Updated 02 April 2015

What's your diagnosis Case 3: strange behaviour and a bullet in the back?

Mr S struggles to fall asleep, is irritable and has a poor appetite. Some years back he had a bullet removed from his back. Get your stethoscopes out and try solve this mystery case.

Mr S (45), a factory worker and war veteran, has been feeling increasingly tired the past couple of weeks.  He struggles to fall asleep when he goes to bed, although he doesn't go to bed later than usual.

Mr S’s wife is particularly concerned about the fact that he is very irritable and has a poor appetite. What’s even more concerning is that Mr S almost drove into the garage wall while parking the car. He made nothing of it when she asked him.

But, strangely, when he dropped a mug the other day, he was particularly upset about the incident.  

A week ago Mr S had an episode of gout, which he has never had before. His doctor prescribed treatment and although not completely resolved, the symptoms are much better.

Except for an unsuccessful attempt to remove a bullet lodged in his back when he was shot at during the war, he has a clear surgical history. He doesn't take any chronic medication and has no known allergies.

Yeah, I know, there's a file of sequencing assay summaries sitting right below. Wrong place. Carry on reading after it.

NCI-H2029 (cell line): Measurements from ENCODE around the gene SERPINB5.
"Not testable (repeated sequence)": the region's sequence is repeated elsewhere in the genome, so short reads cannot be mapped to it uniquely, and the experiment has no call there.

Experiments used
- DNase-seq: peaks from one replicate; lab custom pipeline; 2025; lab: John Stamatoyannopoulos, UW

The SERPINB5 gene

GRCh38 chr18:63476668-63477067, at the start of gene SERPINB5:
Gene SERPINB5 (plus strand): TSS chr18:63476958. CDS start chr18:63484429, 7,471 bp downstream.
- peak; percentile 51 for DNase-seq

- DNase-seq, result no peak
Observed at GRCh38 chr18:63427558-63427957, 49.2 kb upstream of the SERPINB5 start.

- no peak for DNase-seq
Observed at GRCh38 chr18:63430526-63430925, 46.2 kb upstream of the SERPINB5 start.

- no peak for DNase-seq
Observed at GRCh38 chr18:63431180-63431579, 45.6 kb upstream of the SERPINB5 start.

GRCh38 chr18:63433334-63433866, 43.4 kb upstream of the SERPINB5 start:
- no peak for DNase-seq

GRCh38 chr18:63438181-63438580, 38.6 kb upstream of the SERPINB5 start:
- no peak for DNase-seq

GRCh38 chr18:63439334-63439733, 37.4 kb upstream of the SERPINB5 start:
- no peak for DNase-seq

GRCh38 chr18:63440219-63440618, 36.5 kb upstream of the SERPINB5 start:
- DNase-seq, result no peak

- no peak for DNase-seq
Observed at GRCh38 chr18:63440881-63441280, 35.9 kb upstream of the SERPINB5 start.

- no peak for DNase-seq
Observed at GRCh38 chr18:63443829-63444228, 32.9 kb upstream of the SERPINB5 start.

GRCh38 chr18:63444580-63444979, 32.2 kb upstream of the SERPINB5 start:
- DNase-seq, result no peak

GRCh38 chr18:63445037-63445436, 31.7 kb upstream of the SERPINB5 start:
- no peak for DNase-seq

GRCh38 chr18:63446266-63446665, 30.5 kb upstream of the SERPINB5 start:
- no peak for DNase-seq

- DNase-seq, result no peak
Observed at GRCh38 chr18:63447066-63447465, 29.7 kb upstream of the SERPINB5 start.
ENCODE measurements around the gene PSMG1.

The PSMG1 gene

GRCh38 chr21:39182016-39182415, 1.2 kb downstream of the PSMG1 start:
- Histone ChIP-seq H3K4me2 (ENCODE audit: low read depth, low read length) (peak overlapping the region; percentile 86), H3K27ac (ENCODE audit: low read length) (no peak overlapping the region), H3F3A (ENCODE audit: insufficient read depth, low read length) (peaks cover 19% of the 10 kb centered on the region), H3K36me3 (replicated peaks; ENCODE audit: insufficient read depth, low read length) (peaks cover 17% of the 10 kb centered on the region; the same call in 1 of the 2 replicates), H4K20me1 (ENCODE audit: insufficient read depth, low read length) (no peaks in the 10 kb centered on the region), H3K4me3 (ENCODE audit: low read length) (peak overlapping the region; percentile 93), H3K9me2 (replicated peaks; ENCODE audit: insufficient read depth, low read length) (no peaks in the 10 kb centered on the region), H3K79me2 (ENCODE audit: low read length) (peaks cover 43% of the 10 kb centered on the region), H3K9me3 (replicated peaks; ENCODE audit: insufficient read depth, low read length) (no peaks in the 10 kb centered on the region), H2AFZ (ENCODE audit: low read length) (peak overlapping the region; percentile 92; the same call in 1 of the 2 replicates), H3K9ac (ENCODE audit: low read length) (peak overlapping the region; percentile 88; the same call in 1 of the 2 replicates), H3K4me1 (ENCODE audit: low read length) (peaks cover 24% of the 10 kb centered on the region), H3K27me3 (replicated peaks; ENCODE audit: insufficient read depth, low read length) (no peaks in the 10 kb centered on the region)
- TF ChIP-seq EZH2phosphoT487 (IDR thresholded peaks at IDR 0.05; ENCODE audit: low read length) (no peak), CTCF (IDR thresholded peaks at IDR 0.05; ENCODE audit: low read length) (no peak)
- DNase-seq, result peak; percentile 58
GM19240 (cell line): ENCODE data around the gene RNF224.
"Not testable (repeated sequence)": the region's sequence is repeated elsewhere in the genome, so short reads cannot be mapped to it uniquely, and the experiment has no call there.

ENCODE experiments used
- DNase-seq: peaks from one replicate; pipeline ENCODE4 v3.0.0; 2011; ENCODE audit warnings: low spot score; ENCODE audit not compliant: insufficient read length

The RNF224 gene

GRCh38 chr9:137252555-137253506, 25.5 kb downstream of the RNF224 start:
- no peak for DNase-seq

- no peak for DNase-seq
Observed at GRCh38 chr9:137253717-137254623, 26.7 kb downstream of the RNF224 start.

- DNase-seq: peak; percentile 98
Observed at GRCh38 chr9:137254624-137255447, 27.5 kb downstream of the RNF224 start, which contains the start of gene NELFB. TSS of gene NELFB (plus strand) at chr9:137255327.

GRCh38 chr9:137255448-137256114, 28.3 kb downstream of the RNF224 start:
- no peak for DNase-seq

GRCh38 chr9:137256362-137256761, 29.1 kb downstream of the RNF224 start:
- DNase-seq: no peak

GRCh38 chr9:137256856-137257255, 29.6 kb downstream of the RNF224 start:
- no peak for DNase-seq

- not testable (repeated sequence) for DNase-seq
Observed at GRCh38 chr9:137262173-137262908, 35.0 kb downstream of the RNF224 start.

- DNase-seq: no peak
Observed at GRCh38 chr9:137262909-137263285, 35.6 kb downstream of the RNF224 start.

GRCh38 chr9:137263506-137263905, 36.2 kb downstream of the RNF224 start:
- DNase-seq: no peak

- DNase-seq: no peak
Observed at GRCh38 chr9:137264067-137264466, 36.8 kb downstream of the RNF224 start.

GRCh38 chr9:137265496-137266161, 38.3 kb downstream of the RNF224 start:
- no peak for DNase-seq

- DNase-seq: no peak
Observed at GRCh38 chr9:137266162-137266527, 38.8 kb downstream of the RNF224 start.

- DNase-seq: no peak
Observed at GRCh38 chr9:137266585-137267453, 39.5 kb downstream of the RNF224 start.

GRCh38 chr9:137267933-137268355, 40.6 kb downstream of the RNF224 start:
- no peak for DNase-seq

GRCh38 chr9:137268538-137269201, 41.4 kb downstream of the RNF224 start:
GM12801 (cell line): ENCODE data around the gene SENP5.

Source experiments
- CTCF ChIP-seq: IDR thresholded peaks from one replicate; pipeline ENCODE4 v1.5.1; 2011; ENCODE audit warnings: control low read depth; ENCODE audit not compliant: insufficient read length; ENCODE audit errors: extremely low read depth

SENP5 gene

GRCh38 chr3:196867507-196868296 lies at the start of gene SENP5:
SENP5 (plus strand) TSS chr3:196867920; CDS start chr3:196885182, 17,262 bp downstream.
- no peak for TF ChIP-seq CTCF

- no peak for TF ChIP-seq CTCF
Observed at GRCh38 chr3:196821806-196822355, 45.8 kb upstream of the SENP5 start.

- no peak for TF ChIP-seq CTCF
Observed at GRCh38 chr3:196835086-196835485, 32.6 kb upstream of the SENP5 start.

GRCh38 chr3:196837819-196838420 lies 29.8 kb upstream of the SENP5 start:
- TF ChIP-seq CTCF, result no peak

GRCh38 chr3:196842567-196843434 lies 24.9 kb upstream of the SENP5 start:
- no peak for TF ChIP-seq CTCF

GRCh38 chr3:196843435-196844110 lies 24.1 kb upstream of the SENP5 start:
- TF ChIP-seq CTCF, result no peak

On Wednesday, on their way to the mall, he asked his wife why they were not going to church as it was Sunday.

Mr S’s wife is very concerned and decides to take him to the doctor.

What could be wrong with him? Join the guesswork on our Facebook page, or comment below. 

NOTE: Health24's on-site GP Dr Owen Wiese will reveal new cases on Thursdays and we'll post the answer with the story on Mondays, or you can find out via the Daily Tip – sign up here.

If you liked this case try our previous case here.


Read Health24’s Comments Policy

Comment on this story
Comments have been closed for this article.

Live healthier

Lifestyle »

E-cigarettes: Here are five things to know

E-cigarettes have become hugely popular in the past decade, but a rash of vaping-linked deaths and illnesses in the US is feeding caution about a product that's already banned in some places.

Allergy »

Ditch the itch: Researchers find new drug to fight hives

A new drug works by targeting an immune system antibody called immunoglobulin E, which is responsible for the allergic reaction that causes hives.